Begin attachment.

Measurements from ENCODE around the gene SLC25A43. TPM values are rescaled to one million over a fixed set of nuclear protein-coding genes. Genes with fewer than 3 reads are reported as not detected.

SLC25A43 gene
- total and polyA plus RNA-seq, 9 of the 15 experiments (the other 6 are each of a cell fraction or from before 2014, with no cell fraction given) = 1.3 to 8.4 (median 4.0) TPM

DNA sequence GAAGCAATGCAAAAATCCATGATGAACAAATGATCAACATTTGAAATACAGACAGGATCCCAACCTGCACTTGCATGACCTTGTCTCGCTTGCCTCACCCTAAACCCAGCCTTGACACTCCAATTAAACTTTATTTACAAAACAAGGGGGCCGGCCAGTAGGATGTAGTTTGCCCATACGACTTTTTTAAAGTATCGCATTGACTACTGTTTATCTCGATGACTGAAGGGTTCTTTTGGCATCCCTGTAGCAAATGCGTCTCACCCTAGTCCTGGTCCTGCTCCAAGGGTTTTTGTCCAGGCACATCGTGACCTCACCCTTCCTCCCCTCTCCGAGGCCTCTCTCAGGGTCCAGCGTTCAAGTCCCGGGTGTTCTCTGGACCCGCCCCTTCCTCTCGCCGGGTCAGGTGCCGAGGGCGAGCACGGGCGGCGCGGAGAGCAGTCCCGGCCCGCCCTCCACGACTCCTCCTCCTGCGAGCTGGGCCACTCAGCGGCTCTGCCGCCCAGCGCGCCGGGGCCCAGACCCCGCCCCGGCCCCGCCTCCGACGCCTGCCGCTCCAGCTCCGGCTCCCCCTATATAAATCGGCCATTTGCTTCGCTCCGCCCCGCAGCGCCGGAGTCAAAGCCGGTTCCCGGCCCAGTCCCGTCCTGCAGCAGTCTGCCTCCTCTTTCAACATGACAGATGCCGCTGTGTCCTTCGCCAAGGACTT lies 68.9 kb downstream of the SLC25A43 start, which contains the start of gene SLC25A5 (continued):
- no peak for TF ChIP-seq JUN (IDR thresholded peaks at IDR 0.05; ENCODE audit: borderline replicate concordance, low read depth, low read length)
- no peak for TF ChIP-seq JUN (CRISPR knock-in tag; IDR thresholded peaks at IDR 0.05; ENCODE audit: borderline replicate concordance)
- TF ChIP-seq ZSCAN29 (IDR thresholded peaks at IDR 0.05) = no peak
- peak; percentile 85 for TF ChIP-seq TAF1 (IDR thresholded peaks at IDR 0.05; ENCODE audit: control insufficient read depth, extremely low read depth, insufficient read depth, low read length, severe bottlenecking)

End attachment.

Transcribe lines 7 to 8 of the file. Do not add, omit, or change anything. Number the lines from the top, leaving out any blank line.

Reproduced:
- TF ChIP-seq ZSCAN29 (IDR thresholded peaks at IDR 0.05) = no peak
- peak; percentile 85 for TF ChIP-seq TAF1 (IDR thresholded peaks at IDR 0.05; ENCODE audit: control insufficient read depth, extremely low read depth, insufficient read depth, low read length, severe bottlenecking)